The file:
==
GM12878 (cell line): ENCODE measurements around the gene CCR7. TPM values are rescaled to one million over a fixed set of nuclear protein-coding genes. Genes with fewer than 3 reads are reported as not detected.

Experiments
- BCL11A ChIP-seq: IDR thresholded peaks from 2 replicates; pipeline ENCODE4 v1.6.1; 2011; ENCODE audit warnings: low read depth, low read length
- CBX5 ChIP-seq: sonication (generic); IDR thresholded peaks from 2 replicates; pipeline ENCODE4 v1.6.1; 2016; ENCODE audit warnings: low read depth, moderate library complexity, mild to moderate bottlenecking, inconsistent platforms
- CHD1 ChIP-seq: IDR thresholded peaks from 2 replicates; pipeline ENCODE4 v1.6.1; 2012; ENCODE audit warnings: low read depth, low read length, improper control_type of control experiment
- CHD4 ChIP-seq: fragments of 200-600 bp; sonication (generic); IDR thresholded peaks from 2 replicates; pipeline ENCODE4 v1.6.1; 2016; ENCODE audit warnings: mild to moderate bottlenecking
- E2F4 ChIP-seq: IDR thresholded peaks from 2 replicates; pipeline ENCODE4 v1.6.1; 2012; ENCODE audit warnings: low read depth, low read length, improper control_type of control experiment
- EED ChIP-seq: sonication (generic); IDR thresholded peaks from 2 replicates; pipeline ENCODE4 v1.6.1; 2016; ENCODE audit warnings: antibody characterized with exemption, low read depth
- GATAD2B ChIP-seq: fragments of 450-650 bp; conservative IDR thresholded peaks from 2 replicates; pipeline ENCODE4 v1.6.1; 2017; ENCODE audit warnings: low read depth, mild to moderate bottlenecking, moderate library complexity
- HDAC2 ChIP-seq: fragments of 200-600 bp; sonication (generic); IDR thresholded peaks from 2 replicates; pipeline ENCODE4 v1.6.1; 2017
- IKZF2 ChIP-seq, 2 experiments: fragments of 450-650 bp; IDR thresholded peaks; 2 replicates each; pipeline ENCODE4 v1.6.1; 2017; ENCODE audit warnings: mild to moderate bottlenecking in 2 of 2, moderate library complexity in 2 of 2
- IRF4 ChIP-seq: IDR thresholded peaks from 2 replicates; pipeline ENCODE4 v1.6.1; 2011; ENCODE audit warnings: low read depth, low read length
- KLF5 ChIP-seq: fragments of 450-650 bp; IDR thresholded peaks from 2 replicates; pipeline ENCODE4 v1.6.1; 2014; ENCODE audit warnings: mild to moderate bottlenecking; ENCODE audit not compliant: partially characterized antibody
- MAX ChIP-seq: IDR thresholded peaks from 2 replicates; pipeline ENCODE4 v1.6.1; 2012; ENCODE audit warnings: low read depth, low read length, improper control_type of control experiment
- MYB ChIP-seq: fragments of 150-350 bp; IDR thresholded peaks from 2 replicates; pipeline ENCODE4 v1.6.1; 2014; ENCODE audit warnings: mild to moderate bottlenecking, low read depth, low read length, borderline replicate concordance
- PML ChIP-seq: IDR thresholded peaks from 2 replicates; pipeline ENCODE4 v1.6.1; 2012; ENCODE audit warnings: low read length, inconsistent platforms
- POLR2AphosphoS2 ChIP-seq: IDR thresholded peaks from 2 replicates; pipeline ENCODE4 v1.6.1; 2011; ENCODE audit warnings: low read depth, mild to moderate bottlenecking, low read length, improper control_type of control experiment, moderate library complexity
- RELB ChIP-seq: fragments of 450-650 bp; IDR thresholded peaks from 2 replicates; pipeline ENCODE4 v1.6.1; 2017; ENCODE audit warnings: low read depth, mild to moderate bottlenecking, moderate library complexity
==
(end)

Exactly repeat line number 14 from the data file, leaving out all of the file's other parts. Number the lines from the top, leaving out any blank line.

- MAX ChIP-seq: IDR thresholded peaks from 2 replicates; pipeline ENCODE4 v1.6.1; 2012; ENCODE audit warnings: low read depth, low read length, improper control_type of control experiment